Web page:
Agriculture which formed around 10.8% of the total GDP during the quarter grew by 3.2%. It had grown by 5% during the same period last year. Manufacturing which formed around 14.6% of the total GDP during the quarter was more or less flat at 0.1%. In fact, the size of manufacturing sector has fallen by 1.4% in comparison to the period between April and June 2014.
What this tells us clearly is that sustainable economic growth cannot be created by the government giving away money to citizens and then hoping that they spend it and create economic growth. For sustainable economic growth to happen a country needs to produce things. As the Say’s Law states “A product is no sooner created, than it, from that instant, affords a market for other products to the full extent of its own value.” The law essentially states that the production of goods ensures that the workers and suppliers of these goods are paid enough for them to be able to buy all the other goods that are being produced. A pithier version of this law is, “Supply creates its own demand.”
In an Indian context this is even more important given that nearly 60% of the population remains dependent on directly or indirectly dependent on agriculture, even though agriculture now forms a minor part of the overall economy. What this tells us is that the sector has many more people than it should. Hence, people need to be moved from agriculture to other sectors like manufacturing. And for that to happen jobs need to be created in these sectors.
The government recently launched the Make in India programme to create jobs in the manufacturing sector. But just launching the programme is not good enough. For companies to make products in India a lot of other things need to be provided. They need access to electricity all the time and for that to happen we need to sort out the mess our coal sector is in. The physical infrastructure of roads, railways and ports needs to improve. The ease of doing business needs to go up considerably and so on.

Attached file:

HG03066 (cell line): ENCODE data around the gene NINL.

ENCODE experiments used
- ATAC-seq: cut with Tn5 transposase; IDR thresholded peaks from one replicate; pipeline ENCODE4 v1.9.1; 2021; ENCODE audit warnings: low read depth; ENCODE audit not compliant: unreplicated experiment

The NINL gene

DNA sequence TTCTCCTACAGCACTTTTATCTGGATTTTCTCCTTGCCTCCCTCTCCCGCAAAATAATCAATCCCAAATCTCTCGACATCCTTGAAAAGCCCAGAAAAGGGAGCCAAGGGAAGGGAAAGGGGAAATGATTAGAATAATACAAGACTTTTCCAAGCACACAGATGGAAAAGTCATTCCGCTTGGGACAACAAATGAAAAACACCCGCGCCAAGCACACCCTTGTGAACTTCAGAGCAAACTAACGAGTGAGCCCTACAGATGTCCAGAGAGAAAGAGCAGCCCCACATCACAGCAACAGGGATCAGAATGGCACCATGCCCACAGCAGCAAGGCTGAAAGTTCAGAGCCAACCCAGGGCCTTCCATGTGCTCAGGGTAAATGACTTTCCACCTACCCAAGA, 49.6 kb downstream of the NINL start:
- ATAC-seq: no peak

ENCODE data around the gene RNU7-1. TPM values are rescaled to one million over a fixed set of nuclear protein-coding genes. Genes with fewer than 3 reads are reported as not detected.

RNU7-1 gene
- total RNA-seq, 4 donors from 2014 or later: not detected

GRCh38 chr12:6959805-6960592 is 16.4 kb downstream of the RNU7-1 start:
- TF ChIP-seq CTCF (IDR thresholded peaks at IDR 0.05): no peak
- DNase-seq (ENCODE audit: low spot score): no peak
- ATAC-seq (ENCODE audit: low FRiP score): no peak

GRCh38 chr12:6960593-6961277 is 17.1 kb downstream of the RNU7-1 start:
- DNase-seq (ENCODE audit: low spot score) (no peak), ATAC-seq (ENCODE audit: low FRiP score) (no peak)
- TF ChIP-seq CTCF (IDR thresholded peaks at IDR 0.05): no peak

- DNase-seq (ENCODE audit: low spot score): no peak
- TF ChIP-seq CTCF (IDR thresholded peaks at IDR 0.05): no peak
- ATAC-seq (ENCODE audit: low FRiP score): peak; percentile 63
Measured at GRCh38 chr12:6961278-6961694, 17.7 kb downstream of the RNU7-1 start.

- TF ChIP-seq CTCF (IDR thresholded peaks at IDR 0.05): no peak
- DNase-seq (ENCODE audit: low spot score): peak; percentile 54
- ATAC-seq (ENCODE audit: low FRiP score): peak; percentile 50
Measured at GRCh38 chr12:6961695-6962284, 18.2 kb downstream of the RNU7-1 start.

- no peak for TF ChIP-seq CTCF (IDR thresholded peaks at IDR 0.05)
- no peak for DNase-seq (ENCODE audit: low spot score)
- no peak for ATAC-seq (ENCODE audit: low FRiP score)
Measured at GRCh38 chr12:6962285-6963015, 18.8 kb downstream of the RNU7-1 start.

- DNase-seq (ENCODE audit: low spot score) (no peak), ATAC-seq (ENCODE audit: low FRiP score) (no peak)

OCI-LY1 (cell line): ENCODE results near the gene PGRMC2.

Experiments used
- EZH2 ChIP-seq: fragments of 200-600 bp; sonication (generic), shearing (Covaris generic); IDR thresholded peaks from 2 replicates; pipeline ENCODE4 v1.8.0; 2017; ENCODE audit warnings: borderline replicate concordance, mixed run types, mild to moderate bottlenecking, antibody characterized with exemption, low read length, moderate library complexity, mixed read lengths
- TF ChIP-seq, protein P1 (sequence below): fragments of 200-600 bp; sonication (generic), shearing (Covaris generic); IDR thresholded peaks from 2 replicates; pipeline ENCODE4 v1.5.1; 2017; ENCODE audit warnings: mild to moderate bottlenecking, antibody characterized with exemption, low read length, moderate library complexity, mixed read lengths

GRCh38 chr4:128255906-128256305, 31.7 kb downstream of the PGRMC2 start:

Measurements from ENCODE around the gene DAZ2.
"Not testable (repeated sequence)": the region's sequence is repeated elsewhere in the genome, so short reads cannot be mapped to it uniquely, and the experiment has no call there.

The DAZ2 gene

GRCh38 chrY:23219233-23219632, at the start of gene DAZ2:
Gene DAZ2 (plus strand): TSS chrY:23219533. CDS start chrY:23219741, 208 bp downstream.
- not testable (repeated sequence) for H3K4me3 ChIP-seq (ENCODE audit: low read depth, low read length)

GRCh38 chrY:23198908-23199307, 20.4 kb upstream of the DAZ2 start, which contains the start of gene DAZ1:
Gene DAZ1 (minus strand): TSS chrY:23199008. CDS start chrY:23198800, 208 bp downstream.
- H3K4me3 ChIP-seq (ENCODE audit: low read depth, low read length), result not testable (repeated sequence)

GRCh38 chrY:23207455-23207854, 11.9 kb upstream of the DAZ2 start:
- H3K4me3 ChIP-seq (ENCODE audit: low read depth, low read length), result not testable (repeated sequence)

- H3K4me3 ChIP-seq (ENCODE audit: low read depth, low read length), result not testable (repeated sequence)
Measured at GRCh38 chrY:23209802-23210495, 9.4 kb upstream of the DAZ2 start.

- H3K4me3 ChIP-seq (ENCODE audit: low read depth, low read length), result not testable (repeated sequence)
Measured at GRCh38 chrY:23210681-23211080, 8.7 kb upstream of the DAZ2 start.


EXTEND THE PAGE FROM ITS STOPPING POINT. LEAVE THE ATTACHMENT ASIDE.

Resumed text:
As Daron Acemoglu and James A. Robinson write in Why Nations Fail—The Origins of Power, Prosperity and Poverty regarding the industrial revolution that happened in Great Britain in the 19th century: “The English state aggressively…worked to promote domestic industry…by removing barriers to the expansion of industrial activity.” Similar barriers need to be removed in India as well. Also, entrepreneurs need to be confident that their contracts and property rights will be respected.
These things are easier said than done. What makes the scenario even more difficult in the Indian case is that Indian businessmen who operate in the infrastructure sector are not the most honest people going around. Raghuram Rajan, the governor of the Reserve Bank of India, more or less hinted at it in a recent speech.
As he said “The amount recovered from cases decided in 2013-14 under DRTs (debt recovery tribunals) was Rs. 30,590 crore while the outstanding value of debt sought to be recovered was a huge Rs. 2,36,600 crore. Thus recovery was only 13% of the amount at stake. Worse, even though the law indicates that cases before the DRT should be disposed off in 6 months, only about a fourth of the cases pending at the beginning of the year are disposed off during the year – suggesting a four year wait even if the tribunals focus only on old cases.”
If incumbent businessmen do not repay their loans and then banks cannot recover those loans, banks will not lend or charge a higher rate of interest when they lend. And this does not help the businessmen currently looking to expand their businesses by borrowing.
To conclude, there is a lot that the government needs to do to get economic growth up and running again. The only action that one has seen from the government until now is demanding that the RBI cuts the repo rate. Now only if creating economic growth was simply about cutting interest rates.
The article appeared originally on www.FirstBiz.com on Nov 29, 2014
(Vivek Kaul is the author of the Easy Money trilogy. He tweets @kaul_vivek)